From Figure 4, it seems that thiourea has difficulty removing tellurium, especially at low temperatures. A possible explanation for this is the fact that tellurium precipitation takes place by secondary cementation on elemental copper. It may be that thiourea precipitates copper in a form that is not available for cementation, limiting the amount of tellurium that can precipitate. At higher temperatures, with more copper precipitating (refer to Figure 6), more copper may precipitate in a form suitable for cementation. This may be why tellurium precipitation with thiourea at higher temperatures is better than at lower temperatures.







At lower temperatures, there appears to exist an optimum residence time to achieve maximum tellurium precipitation with SO2. A possible explanation for this observation is the fact that precipitation is dependent on residence time (Söhnel and Garside, 1992). As residence time increases, more tellurium is precipitated from the solution, decreasing the amount of tellurium present in the solution and thus adjusting the supersaturation level of the solution (in a batch process). Eventually, the Te level in the solution falls so low that the tellurium precipitate starts to redissolve.

For the tellurium concentration in the solution to decrease to below its solubility limit, the tellurium precipitation rate must be significantly faster than the dissolution rate of the precipitate initially. As the amount of precipitate increases, the dissolution rate will increase. The dissolution rate must surpass the precipitation rate at some point for the percentage tellurium precipitation to decrease. The system equilibrium is eventually achieved when the net rate of dissolution is equal to zero.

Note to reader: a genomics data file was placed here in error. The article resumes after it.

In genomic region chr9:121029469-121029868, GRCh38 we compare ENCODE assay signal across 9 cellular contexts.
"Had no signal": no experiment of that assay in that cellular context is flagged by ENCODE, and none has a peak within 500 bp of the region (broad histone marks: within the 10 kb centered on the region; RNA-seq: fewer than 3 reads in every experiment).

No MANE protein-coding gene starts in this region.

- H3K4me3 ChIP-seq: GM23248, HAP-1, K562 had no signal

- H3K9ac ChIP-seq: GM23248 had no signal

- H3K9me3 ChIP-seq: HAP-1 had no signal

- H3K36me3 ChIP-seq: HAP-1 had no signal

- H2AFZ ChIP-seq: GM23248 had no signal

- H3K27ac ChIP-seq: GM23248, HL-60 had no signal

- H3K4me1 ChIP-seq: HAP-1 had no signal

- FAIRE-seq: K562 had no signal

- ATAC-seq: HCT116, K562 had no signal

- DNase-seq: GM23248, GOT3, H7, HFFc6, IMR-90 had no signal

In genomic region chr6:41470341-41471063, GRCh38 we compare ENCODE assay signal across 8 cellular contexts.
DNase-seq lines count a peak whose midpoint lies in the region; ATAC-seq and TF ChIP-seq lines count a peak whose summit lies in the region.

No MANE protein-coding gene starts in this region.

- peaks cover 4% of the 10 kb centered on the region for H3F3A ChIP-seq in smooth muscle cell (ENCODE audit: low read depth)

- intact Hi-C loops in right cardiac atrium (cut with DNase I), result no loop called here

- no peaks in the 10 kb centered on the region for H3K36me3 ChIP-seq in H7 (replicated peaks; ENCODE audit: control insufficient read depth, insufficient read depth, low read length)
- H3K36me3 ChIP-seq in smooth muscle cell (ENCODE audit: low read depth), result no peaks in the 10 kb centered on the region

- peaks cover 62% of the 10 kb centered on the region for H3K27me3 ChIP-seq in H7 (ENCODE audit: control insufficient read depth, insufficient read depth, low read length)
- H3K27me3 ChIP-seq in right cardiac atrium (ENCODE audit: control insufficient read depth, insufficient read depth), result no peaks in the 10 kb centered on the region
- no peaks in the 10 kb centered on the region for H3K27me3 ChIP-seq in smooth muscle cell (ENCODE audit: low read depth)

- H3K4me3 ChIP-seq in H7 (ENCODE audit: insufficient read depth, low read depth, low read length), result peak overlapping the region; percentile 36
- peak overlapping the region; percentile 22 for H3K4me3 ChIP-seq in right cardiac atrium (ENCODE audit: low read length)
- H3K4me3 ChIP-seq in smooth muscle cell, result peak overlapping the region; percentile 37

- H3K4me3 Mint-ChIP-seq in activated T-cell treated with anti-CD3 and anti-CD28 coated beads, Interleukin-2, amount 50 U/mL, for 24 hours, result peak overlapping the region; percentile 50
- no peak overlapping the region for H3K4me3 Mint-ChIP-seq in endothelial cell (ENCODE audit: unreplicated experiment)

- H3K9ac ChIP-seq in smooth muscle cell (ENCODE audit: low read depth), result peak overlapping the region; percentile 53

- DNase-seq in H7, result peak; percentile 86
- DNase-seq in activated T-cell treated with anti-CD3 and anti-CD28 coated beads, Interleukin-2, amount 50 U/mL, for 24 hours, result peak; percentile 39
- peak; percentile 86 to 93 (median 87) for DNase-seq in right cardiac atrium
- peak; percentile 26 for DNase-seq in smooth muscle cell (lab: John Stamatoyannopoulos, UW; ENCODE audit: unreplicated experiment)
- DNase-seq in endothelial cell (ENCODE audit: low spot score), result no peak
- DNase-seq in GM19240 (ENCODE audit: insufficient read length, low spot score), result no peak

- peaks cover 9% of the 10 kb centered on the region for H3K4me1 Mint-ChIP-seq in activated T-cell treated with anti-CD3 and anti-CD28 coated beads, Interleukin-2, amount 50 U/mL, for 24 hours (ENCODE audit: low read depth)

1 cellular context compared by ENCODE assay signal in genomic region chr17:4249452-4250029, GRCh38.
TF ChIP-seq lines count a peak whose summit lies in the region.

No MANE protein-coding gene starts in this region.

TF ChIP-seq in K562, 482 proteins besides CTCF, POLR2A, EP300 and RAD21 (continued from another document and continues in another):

The Te precipitation trend at higher temperatures (150°C and 140 per cent excess SO2 at 115°C) does not follow the same trend as at lower temperatures. This could indicate that the rate of dissolution of rhodium is more dependent on the temperature of the system than the rate of precipitation. Thus, when the temperature is higher, the dissolution rate increases more quickly, while the rate of precipitation remains relatively constant. Then, the system can achieve equilibrium faster.